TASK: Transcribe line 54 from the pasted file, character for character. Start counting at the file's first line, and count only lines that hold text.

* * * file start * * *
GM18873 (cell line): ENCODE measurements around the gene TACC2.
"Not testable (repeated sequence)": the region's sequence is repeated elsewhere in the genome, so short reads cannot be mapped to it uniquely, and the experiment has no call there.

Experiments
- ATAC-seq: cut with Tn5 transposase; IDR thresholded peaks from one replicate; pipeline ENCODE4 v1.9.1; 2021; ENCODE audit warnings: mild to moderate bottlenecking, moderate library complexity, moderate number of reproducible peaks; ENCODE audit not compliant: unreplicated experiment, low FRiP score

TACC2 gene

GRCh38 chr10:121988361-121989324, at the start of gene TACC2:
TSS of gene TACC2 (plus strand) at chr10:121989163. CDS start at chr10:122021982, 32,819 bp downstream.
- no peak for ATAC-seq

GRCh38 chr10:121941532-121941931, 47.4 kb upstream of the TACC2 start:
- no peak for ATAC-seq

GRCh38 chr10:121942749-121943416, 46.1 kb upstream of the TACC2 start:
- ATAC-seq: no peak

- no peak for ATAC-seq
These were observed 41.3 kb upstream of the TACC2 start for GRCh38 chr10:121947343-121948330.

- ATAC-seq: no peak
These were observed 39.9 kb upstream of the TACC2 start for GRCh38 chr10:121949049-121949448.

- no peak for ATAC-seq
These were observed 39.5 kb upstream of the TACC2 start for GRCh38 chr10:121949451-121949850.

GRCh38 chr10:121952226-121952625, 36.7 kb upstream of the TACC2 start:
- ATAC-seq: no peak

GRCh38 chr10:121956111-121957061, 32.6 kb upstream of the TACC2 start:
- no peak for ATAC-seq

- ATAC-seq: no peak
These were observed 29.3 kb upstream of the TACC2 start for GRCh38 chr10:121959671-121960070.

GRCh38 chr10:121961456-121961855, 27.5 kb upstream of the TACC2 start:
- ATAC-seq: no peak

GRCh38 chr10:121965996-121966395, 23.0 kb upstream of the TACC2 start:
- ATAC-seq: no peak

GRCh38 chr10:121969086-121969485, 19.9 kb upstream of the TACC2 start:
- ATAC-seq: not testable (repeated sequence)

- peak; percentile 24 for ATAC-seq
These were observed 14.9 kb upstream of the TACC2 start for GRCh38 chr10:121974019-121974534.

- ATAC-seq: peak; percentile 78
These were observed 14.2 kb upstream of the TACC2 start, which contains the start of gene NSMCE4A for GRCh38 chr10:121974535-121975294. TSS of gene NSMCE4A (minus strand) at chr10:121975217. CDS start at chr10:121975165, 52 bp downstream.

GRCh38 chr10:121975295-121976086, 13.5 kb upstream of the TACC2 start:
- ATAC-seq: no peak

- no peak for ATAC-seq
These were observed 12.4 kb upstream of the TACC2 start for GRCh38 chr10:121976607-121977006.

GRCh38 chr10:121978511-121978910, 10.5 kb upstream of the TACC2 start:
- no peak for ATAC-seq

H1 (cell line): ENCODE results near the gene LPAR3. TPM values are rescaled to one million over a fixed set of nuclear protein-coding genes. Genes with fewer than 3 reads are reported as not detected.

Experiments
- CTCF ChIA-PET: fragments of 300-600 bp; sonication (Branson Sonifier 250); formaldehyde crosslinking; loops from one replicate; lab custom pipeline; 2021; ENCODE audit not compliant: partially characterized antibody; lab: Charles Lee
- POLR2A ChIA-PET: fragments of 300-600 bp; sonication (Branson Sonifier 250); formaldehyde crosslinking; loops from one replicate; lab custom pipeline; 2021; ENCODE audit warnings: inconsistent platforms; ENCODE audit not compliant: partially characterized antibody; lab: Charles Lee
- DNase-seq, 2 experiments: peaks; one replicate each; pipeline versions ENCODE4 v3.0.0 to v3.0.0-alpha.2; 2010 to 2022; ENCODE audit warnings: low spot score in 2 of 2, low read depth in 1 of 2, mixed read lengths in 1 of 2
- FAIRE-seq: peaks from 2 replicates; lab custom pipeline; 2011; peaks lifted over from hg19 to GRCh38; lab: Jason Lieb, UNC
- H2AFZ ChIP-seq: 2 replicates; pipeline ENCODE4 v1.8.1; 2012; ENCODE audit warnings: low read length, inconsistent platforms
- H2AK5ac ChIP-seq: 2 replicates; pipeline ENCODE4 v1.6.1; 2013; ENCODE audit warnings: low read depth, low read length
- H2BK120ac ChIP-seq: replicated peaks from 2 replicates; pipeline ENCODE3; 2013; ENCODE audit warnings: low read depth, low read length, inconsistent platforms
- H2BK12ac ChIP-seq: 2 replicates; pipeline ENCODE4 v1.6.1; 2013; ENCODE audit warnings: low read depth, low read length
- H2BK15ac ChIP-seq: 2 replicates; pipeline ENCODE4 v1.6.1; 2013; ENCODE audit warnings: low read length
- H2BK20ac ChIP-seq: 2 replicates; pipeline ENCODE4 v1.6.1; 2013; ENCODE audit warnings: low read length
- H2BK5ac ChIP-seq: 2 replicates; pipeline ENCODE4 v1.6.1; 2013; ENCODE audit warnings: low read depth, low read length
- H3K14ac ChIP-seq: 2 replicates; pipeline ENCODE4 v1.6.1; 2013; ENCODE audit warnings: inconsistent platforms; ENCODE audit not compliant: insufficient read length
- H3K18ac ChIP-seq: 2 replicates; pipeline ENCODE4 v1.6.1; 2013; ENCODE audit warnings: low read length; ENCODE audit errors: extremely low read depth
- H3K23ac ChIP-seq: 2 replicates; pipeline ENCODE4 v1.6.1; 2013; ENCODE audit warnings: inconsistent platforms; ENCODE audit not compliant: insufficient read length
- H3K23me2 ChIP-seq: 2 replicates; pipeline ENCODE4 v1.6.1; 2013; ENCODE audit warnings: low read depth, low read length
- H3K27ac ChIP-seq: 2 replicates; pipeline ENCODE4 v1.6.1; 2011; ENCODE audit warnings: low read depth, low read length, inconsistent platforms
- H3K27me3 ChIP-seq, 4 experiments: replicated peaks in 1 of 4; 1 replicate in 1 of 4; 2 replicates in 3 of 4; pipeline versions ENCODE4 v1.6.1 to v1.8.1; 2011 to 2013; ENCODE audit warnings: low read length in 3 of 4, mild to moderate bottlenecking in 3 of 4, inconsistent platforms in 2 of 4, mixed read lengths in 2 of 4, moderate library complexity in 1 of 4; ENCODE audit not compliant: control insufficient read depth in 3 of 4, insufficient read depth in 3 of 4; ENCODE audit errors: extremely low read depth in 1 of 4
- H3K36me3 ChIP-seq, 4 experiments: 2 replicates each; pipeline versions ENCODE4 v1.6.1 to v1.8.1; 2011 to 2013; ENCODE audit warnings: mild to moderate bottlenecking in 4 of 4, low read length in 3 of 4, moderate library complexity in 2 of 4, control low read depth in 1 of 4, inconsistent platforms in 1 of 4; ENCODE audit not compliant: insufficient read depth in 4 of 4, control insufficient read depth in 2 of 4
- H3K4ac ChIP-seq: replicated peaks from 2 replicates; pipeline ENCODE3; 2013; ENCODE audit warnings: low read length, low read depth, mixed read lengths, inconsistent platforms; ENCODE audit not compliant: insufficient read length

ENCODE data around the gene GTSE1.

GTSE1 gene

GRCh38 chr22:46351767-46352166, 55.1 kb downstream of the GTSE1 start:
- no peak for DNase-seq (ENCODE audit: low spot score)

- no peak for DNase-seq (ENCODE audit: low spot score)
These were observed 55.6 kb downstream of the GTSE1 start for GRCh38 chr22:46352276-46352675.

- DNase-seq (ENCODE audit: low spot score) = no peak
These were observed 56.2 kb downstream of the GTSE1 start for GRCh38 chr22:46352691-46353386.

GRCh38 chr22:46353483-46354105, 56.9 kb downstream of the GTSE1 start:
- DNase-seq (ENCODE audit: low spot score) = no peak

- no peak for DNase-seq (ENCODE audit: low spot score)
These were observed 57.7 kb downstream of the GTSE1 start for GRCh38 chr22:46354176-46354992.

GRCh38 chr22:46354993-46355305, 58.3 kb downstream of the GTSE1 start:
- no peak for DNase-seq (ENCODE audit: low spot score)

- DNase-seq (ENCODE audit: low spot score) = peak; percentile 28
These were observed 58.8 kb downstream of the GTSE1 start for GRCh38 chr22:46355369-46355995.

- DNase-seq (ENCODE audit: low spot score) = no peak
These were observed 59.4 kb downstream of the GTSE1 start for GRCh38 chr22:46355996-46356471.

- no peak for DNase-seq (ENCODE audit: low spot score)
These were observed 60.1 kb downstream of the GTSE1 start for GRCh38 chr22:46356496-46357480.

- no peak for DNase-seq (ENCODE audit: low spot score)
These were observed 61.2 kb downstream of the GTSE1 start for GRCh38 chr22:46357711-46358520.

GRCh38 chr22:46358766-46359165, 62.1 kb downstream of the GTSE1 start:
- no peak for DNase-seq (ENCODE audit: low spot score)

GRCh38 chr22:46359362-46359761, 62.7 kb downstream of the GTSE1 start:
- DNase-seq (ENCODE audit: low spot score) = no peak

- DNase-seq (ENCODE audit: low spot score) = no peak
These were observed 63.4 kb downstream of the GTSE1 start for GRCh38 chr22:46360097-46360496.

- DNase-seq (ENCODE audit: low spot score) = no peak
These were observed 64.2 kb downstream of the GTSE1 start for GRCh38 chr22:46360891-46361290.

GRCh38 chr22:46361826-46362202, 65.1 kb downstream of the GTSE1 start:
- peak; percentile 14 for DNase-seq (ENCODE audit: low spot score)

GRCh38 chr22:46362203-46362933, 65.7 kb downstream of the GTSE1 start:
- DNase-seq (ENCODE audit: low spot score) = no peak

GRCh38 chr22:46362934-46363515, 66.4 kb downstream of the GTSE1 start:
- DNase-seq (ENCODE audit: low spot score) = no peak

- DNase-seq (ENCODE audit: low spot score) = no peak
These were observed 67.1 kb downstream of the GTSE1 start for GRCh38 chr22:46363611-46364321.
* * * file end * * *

- H3K14ac ChIP-seq: 2 replicates; pipeline ENCODE4 v1.6.1; 2013; ENCODE audit warnings: inconsistent platforms; ENCODE audit not compliant: insufficient read length